But What Would the Logo Look Like?

I had a dream that I was the owner/operator of a canoe rental shop named “Row vs Wade,” because even my subconscious loves puns. I woke up laughing but also knowing it wouldn’t work. For one thing, I live in Utah, which is a desert for both water and pro choice liberals. The bigger problem is that we also suffer from a lack of a sense of humor, so I guess I won’t rush out and license my brand… yet.

It would be a good fit in Seattle. Or Austin. Maybe I should look into that license… just in case this career in pharmaceuticals doesn’t pan out.

I Voted

A few weeks ago, a friend of mine made a statement about the stupidity of “I Voted” stickers.  He called them a waste of money. I rolled my eyes.  Lately I feel like I can’t go a full day without rolling my eyes at a white man.  (In fact, the other day, I was trying to drive out of grocery store and a middle aged white man stopped on the sidewalk, right in front of my car – in a clearly marked exit – and began to tend to a hangnail.  It lasted so long, I began to narrate.  “Behold, the middle aged white man in his natural environment. Notice his complete confidence in his status of his surroundings. He is oblivious to the needs of others, and is even unconcerned by the fact that he is stealing that shopping cart.  An act which, no doubt, will be blamed on a brown child.”)

I took the sticker thing personally because, not long before, I was lamenting about the fact that I voted by mail and therefore would not be getting a sticker. It is a small thing but I love them.  I love the way wearing one makes me feel, because it reminds me of how lucky I am to be living in this time and place, no matter how frustrated I am with the system as it stands.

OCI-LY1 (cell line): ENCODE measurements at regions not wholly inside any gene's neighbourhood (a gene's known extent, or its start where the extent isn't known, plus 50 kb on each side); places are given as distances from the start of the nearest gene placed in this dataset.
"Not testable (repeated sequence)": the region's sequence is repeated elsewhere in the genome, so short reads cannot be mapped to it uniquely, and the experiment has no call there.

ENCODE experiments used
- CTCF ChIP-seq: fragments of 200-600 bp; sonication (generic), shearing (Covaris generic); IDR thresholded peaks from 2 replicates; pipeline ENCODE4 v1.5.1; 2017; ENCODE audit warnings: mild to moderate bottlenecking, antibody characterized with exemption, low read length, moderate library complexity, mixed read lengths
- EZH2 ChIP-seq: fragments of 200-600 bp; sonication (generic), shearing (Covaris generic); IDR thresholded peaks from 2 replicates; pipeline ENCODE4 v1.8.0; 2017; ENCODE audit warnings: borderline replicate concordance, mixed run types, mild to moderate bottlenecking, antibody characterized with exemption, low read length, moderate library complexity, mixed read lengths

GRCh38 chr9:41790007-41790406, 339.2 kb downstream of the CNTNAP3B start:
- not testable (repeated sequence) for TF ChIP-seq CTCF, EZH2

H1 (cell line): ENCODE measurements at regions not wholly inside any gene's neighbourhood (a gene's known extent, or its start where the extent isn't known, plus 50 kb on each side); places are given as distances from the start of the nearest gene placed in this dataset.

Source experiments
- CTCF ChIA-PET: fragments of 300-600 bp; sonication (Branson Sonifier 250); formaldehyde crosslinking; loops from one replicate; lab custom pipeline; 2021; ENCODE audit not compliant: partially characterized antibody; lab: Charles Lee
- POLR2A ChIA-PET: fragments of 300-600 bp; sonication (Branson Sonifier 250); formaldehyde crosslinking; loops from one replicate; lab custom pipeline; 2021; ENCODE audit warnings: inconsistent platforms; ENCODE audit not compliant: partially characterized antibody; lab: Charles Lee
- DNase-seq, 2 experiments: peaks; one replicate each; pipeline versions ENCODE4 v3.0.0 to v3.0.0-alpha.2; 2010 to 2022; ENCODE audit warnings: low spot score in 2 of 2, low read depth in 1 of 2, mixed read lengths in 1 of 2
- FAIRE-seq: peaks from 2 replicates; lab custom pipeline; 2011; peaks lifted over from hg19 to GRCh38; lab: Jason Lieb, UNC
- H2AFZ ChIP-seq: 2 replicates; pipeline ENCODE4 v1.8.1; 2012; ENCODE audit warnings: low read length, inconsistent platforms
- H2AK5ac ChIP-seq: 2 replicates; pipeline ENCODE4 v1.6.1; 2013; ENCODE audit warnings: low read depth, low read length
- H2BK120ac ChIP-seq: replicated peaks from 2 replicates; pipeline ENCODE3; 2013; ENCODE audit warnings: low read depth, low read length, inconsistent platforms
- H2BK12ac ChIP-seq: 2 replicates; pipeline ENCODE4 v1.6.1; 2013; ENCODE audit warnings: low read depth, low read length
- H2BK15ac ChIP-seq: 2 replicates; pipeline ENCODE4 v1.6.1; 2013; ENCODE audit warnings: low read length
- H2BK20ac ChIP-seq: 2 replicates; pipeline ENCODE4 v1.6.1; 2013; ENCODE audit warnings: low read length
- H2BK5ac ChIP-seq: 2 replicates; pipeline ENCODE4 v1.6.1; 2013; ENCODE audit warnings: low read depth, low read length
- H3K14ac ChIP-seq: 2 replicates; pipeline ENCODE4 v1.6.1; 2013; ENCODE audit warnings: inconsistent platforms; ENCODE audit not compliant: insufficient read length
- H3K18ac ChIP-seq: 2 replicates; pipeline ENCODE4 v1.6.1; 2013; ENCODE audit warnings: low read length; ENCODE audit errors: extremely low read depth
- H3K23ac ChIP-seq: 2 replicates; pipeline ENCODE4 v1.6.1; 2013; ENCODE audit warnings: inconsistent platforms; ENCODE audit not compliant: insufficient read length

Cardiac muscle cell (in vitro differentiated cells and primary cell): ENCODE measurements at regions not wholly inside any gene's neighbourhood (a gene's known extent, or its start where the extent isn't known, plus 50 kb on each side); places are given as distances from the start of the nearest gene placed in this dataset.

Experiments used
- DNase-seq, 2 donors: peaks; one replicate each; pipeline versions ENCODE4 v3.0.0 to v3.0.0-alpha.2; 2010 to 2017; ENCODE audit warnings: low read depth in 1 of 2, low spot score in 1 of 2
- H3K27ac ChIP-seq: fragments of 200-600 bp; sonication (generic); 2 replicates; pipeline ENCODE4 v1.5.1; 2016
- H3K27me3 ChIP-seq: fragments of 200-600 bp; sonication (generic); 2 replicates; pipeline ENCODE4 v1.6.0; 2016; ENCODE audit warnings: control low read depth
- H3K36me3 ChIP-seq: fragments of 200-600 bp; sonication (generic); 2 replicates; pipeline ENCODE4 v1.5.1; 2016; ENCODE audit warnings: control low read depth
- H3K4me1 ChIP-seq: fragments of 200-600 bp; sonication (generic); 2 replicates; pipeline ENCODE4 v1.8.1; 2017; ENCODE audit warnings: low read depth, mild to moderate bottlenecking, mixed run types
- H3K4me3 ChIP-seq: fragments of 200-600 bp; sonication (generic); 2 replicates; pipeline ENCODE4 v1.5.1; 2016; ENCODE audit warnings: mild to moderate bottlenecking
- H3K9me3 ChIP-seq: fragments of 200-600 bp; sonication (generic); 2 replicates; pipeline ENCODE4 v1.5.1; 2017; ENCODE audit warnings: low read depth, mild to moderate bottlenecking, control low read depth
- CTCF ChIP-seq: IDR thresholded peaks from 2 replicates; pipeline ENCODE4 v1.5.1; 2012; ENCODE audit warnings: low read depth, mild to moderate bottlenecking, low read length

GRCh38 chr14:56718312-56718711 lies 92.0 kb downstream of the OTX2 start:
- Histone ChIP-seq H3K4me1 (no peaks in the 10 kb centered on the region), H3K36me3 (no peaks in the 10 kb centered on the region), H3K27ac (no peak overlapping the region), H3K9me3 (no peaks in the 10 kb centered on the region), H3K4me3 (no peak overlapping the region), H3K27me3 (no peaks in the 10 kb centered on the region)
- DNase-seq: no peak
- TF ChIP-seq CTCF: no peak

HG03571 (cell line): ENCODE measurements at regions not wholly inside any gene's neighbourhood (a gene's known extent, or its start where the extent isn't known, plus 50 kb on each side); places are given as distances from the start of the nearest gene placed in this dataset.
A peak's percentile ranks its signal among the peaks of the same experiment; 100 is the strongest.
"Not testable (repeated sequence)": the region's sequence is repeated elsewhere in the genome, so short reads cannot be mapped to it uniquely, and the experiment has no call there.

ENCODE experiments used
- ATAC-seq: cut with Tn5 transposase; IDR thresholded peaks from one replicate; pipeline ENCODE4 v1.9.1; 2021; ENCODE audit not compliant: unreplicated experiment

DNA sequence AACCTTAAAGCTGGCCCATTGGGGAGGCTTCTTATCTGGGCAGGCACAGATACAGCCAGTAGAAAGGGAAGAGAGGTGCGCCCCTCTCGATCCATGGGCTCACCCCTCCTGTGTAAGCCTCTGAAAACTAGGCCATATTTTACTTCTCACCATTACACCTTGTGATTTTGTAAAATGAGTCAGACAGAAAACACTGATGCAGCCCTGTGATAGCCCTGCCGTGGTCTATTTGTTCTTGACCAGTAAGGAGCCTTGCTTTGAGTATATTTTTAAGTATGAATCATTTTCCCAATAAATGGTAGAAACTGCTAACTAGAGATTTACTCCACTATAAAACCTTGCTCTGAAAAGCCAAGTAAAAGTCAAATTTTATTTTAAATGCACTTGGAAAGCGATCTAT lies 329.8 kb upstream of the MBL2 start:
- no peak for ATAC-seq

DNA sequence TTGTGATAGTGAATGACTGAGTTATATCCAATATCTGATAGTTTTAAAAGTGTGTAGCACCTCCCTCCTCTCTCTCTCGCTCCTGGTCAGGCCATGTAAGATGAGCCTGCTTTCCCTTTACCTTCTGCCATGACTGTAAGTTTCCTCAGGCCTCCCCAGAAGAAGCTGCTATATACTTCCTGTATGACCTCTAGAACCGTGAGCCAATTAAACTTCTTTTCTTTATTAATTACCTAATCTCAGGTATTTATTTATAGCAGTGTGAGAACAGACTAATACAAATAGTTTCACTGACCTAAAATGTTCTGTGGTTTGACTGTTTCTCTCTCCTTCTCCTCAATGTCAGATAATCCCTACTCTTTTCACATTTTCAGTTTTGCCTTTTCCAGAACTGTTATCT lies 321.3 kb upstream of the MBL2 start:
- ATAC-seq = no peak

My grandmother (my Mom’s Mom) was born in 1909.  William Taft was president. The “Gilded Age” was ending, but it would be another five years before “The Great War” began.  And, in 1909, women could not vote.

As of 1870, all American men had theoretically been granted the right to vote through the 15th amendment. (“The right of citizens of the United States to vote shall not be denied or abridged by the United States or by any State on account of race, color, or previous condition of servitude.”  Of course, in practice, we know the exercising of this right was more complicated and fraught.)  The fight for women’s rights had picked up steam in the 1840s, but still had a long way to go. In 1875, the US Supreme Court unanimously decided in Minor v. Happersett that the 14th amendment (“No state shall make or enforce any law which shall abridge the privileges or immunities of citizens of the United States; nor shall any state deprive any person of life, liberty, or property, without due process of law; nor deny to any person within its jurisdiction the equal protection of the laws) did not grant a woman the right to vote.  The justices granted that a woman was a citizen but determined that the right to vote was not a constitutionally protected right of all citizens.